Christoph Laske has also developed from his brain research into an expert on the intestine. There are millions and millions of microorganisms to be studied in the gut microbiome alone, as well as numerous cells and metabolic processes. But what does all this have to do with dementia? Christoph Laske goes a little further in his answer. When diseases such as Alzheimer's develop, inflammatory-immunological processes take place in the background - it is such mechanisms that also lead to the amyloid deposits. And the immune system, in turn, has its command center in the gut: the microbiome with its many microorganisms ensures that the body can ward off pathogens. Around 70 percent of the immunologically active cells in the human organism are located in the intestinal mucosa - if only because pathogens to which the defense system must react quickly enter the body along with food. Metabolic products produced by intestinal bacteria, such as short-chain fatty acids, directly influence the immune cells of the brain. These so-called microglial cells can also contribute to the breakdown of amyloid deposits. Thus, the circle to Alzheimer's is closed again. 

The question that Laske and his team are now pondering is directly related to this: Do the changes in the brains of people with Alzheimer's affect the composition of the gut microbiome? Or is it the other way around: the gut is at the beginning of the process, and because something is wrong there, the amyloid deposits form in the brain with their far-reaching consequences? This simple question opens up the possibility of a treatment for Alzheimer's disease: If the composition of the microbiome in the intestine is specifically changed, can this not stop the pathological processes in the brain? Does this mean that an Alzheimer's drug should not be targeted at the brain at all, but rather at intestinal health?

Microbiome as an early warning sensor

One thing is already certain: the microbiome can be used as an early warning sensor. The tricky thing about dementia diseases like Alzheimer's is that they develop over years and often decades without patients noticing even the slightest change. And by the time they go to the doctor much later because of initial abnormalities, the disease has already caused irreversible damage to the brain that is so severe that it is often too late for effective treatment. Researchers have now found in animal experiments that the composition of the gut microbiome changes even before amyloid plaques are deposited in the brain. It is hoped that by studying the gut, neurodegenerative diseases such as Alzheimer's can be detected early enough to be counteracted. Initial experiments by Christoph Laske's research group in Tübingen look promising: If they take a close look at both the bacteria in the intestine and the associated metabolic processes, they can already determine with a hit accuracy of more than 80 percent whether the person being studied has Alzheimer's disease or not.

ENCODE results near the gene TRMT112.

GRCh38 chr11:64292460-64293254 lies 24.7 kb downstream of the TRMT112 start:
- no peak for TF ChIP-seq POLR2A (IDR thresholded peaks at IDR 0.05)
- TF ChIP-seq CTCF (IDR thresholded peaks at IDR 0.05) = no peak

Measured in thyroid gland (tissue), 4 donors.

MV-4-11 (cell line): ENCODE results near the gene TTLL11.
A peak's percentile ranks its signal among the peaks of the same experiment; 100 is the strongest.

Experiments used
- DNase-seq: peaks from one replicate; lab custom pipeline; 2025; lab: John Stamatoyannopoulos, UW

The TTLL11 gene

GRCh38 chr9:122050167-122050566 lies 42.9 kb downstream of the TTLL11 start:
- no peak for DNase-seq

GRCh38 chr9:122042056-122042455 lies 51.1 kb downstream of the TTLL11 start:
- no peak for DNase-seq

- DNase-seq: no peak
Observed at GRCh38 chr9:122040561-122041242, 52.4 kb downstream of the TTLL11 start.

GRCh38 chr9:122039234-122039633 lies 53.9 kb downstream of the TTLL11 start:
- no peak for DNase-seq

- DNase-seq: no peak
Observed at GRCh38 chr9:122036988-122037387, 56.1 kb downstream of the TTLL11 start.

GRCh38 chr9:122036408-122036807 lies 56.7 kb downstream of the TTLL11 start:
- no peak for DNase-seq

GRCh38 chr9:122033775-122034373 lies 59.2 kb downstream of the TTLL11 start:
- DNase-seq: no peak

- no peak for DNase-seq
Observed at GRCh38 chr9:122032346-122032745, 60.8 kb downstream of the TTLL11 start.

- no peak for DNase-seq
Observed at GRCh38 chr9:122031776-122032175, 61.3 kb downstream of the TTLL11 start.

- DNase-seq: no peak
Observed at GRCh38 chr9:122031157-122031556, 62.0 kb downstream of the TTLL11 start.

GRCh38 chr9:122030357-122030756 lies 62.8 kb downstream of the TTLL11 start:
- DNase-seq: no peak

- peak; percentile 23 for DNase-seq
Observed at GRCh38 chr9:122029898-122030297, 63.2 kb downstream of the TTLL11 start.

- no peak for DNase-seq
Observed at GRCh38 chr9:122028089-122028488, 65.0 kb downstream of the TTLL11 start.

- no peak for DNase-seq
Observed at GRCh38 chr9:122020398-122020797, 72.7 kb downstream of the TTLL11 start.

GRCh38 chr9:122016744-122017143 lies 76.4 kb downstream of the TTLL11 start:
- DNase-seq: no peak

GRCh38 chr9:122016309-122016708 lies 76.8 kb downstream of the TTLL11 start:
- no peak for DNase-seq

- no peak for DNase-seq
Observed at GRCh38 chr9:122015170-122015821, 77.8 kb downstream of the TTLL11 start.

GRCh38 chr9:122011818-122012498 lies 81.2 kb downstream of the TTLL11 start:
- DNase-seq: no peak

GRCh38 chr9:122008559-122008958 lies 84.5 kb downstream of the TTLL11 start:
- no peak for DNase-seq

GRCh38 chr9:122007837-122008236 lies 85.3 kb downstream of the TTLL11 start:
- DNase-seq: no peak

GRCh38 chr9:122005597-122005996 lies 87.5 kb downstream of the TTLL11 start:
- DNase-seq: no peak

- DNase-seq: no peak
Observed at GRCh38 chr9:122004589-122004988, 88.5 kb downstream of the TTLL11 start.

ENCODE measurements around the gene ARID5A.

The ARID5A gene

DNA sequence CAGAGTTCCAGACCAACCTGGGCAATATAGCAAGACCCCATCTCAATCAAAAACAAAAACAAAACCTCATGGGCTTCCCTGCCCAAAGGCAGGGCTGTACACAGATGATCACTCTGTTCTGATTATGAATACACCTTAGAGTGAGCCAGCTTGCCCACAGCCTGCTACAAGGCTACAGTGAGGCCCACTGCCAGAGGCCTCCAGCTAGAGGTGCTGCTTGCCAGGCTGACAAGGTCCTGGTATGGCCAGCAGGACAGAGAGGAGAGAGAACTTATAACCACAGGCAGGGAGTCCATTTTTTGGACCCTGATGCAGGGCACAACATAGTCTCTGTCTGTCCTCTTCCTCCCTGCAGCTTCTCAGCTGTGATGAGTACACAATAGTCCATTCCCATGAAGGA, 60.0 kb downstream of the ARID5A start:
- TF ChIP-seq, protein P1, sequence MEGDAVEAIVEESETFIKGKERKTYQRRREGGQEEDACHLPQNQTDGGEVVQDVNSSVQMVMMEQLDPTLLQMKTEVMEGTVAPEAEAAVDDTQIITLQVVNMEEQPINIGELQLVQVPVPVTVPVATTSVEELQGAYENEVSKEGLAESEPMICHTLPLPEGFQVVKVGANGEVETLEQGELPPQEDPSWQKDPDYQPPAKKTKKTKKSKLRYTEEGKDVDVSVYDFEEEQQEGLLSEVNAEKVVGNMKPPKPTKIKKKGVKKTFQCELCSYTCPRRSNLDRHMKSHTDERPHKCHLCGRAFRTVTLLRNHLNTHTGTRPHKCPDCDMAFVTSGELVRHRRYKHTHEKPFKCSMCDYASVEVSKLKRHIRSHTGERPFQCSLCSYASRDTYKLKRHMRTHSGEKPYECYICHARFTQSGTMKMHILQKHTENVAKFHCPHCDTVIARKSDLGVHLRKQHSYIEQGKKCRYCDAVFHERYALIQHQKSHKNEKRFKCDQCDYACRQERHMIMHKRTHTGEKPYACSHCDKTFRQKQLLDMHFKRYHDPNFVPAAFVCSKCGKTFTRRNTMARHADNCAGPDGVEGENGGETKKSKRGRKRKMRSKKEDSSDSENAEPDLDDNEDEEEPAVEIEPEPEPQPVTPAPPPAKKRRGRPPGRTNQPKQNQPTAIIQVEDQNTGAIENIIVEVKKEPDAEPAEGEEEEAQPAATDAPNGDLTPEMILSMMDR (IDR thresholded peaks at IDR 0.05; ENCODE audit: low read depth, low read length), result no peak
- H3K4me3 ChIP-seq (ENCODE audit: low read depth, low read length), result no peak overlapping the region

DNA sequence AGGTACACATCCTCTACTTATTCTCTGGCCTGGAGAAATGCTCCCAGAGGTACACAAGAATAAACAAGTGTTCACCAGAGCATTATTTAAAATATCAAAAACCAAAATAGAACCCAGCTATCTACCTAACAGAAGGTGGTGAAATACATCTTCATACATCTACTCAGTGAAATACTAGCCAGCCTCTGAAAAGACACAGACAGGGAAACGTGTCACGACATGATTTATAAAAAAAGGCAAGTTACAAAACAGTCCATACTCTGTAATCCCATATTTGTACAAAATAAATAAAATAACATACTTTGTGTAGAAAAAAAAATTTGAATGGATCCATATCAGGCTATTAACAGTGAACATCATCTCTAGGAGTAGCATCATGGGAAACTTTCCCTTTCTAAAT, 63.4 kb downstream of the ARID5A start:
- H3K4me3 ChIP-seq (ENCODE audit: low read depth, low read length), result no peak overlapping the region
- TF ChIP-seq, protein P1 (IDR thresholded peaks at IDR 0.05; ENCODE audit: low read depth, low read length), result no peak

The discovery of how closely the intestine and brain are linked becomes even more exciting when diseases other than dementia are included: Research has already found a link to the gut microbiome in depression, anxiety disorders, autism and psychosis. And at the DZNE, several research projects are underway that focus on a connection of the gut to other neurodegenerative diseases. There are initial indications that Parkinson's disease, for example, also correlates with the gut. But what mechanisms are at work and how medicine might even intervene in the future - researchers are still at the beginning of their search. "At least we have now established one thing," says Christoph Laske: "As brain researchers, we may find the answers to many of our questions not in the head, but in the gut."